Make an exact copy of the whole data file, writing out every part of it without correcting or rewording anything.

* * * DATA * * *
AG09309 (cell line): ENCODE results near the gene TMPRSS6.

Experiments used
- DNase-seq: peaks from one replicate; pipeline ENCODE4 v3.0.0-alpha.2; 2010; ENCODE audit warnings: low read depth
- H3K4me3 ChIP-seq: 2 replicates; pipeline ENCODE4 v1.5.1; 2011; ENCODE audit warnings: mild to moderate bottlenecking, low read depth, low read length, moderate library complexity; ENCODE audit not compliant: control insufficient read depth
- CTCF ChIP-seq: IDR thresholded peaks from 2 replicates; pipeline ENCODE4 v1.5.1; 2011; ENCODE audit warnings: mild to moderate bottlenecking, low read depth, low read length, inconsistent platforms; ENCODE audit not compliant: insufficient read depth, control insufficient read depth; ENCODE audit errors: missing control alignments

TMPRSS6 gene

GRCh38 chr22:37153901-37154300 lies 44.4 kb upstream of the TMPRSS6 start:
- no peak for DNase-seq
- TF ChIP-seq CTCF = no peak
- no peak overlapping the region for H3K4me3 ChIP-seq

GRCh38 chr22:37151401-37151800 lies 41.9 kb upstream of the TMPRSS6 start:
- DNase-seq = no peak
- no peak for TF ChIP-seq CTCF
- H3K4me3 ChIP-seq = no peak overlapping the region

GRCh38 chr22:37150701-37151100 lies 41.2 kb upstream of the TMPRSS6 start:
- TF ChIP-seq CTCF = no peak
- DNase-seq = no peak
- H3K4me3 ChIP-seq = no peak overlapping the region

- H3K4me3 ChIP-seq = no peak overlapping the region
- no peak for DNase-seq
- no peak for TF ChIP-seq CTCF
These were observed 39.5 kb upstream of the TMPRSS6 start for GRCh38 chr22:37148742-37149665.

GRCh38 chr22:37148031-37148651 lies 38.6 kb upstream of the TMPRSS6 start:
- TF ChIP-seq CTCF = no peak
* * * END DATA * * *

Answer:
AG09309 (cell line): ENCODE results near the gene TMPRSS6.

Experiments used
- DNase-seq: peaks from one replicate; pipeline ENCODE4 v3.0.0-alpha.2; 2010; ENCODE audit warnings: low read depth
- H3K4me3 ChIP-seq: 2 replicates; pipeline ENCODE4 v1.5.1; 2011; ENCODE audit warnings: mild to moderate bottlenecking, low read depth, low read length, moderate library complexity; ENCODE audit not compliant: control insufficient read depth
- CTCF ChIP-seq: IDR thresholded peaks from 2 replicates; pipeline ENCODE4 v1.5.1; 2011; ENCODE audit warnings: mild to moderate bottlenecking, low read depth, low read length, inconsistent platforms; ENCODE audit not compliant: insufficient read depth, control insufficient read depth; ENCODE audit errors: missing control alignments

TMPRSS6 gene

GRCh38 chr22:37153901-37154300 lies 44.4 kb upstream of the TMPRSS6 start:
- no peak for DNase-seq
- TF ChIP-seq CTCF = no peak
- no peak overlapping the region for H3K4me3 ChIP-seq

GRCh38 chr22:37151401-37151800 lies 41.9 kb upstream of the TMPRSS6 start:
- DNase-seq = no peak
- no peak for TF ChIP-seq CTCF
- H3K4me3 ChIP-seq = no peak overlapping the region

GRCh38 chr22:37150701-37151100 lies 41.2 kb upstream of the TMPRSS6 start:
- TF ChIP-seq CTCF = no peak
- DNase-seq = no peak
- H3K4me3 ChIP-seq = no peak overlapping the region

- H3K4me3 ChIP-seq = no peak overlapping the region
- no peak for DNase-seq
- no peak for TF ChIP-seq CTCF
These were observed 39.5 kb upstream of the TMPRSS6 start for GRCh38 chr22:37148742-37149665.

GRCh38 chr22:37148031-37148651 lies 38.6 kb upstream of the TMPRSS6 start:
- TF ChIP-seq CTCF = no peak